Recently (K. Kawanaka, I. Tahata, and M. Higuchi. J. Appl. Physiol. 83: 429-433, 1997), we demonstrated that glucose transport activity after repeated 10-s-long in vitro tetani in rat epitrochlearis (Epi) muscle was negatively correlated with the postcontraction muscle glycogen concentration. Therefore, we examined whether high-intensity intermittent swimming, which depletes muscle glycogen to a lower level than that observed after ten 10-s- long in vitro tetani, elicits higher glucose transport than that observed after ten 10-s-long in vitro tetani, which has been regarded as the exercise- induced maximal stimulus for glucose transport. In male rats, 2-deoxy-D- glucose transport rate in Epi muscle after eight bouts of high-intensity intermittent swimming with a weight equal to 18% of body mass (exercise duration: 20 s, rest duration between exercise bouts: 40 s) was higher than that observed after the ten 10-s-long tetani (2.25 ± 0.08 vs. 1.02 ± 0.16 μmol · ml intracellular water-1 · 20 min-1). Muscle glycogen concentration in Epi after eight bouts of high-intensity intermittent swimming was significantly lower than that observed after ten 10-s-long in vitro tetani (7.6 ± 0.5 vs. 14.8 ± 1.4 μmol glucose/g muscle). These observations show that the high-intensity intermittent swimming increases glucose transport in rat Epi to a much higher level than that induced by ten 10-s-long in vitro tetani, which has been regarded as the exercise-related maximal stimulus for glucose transport. Furthermore, this finding suggests that the lower muscle glycogen level after high-intensity intermittent swimming than after in vitro tetani may play a role, because there was a significant negative correlation between glucose transport and muscle glycogen concentration in Epi after high-intensity swimming and in vitro tetani.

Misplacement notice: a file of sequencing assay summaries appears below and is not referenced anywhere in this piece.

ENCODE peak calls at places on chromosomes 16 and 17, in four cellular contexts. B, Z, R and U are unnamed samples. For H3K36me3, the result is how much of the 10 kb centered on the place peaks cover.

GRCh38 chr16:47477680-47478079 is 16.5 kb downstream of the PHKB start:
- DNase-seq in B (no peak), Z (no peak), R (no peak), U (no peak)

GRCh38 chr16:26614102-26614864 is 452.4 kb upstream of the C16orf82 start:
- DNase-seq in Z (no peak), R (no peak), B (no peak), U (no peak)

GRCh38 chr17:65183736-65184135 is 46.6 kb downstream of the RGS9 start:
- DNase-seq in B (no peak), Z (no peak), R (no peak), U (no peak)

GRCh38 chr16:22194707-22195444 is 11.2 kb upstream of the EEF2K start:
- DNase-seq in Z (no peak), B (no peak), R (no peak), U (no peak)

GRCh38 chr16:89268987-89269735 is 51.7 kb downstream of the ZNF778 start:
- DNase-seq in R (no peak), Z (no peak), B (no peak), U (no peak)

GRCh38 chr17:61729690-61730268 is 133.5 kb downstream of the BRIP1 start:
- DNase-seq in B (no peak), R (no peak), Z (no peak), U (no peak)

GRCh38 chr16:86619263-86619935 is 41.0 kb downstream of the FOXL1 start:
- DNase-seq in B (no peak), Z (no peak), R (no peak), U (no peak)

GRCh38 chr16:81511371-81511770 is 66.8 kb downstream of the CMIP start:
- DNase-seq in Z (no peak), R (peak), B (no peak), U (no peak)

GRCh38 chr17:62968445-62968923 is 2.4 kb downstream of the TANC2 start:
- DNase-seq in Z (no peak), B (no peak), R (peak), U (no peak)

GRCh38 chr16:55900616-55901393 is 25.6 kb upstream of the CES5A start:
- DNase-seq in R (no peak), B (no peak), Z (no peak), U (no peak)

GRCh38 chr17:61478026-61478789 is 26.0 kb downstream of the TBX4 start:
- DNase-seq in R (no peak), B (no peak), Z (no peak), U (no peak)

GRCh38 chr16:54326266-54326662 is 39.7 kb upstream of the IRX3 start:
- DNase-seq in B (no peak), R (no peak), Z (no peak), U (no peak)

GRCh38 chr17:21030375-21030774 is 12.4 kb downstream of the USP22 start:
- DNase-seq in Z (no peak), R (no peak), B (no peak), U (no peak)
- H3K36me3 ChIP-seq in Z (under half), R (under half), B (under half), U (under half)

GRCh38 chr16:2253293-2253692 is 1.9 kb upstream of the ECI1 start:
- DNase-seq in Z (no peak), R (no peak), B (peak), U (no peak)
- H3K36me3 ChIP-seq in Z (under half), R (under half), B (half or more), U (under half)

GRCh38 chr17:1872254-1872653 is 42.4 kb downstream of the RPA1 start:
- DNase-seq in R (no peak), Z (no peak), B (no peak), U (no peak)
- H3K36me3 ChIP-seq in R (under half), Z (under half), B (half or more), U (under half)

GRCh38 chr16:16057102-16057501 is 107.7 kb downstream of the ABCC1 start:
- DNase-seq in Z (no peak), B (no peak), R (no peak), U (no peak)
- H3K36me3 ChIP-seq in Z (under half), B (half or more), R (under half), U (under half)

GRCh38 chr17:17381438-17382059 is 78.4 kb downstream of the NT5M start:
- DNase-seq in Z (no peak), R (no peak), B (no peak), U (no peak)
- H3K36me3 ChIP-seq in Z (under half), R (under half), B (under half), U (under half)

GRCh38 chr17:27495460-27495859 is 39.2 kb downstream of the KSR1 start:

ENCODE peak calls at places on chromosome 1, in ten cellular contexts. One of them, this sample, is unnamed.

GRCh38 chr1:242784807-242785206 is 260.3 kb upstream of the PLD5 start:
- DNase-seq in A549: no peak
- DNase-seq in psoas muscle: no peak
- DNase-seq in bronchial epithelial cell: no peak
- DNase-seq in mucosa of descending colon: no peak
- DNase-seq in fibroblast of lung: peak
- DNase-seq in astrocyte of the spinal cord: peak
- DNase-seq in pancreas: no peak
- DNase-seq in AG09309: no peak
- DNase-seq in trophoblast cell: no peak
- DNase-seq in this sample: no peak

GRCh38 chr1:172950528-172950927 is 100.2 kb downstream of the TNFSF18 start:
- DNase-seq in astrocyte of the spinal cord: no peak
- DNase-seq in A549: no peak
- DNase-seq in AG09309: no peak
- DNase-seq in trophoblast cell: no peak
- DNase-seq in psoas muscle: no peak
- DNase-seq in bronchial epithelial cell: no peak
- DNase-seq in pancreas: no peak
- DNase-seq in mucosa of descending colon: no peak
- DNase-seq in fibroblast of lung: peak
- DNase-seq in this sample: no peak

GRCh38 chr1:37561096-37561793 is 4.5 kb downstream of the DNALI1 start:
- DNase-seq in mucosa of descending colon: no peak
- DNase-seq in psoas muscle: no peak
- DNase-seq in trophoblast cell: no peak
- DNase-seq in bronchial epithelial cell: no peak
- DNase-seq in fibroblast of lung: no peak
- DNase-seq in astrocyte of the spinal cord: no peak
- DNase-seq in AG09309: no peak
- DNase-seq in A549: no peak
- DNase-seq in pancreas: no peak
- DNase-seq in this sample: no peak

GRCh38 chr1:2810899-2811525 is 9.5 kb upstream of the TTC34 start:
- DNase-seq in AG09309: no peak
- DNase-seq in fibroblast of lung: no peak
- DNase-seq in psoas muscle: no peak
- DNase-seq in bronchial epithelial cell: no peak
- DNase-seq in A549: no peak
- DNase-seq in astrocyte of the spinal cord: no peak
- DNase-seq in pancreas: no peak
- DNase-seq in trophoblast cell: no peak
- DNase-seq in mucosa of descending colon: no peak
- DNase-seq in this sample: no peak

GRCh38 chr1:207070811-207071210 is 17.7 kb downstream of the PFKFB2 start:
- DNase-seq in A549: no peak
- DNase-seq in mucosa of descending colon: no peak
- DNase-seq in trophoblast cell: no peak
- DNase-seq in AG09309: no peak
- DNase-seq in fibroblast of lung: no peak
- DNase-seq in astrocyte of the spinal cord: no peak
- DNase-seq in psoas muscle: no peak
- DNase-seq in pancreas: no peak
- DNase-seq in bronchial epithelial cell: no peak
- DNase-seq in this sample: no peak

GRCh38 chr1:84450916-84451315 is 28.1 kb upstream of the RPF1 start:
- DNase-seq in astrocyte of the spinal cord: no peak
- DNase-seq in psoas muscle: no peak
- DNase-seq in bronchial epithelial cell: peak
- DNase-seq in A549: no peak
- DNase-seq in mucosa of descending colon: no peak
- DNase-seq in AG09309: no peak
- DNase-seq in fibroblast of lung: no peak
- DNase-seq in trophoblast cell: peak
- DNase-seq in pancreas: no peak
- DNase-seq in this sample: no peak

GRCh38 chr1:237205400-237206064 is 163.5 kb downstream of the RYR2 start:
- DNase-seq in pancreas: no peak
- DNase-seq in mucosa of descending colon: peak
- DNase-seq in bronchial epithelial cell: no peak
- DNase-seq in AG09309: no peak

|ジャーナル||Journal of Applied Physiology|
|出版ステータス||Published - 1998|
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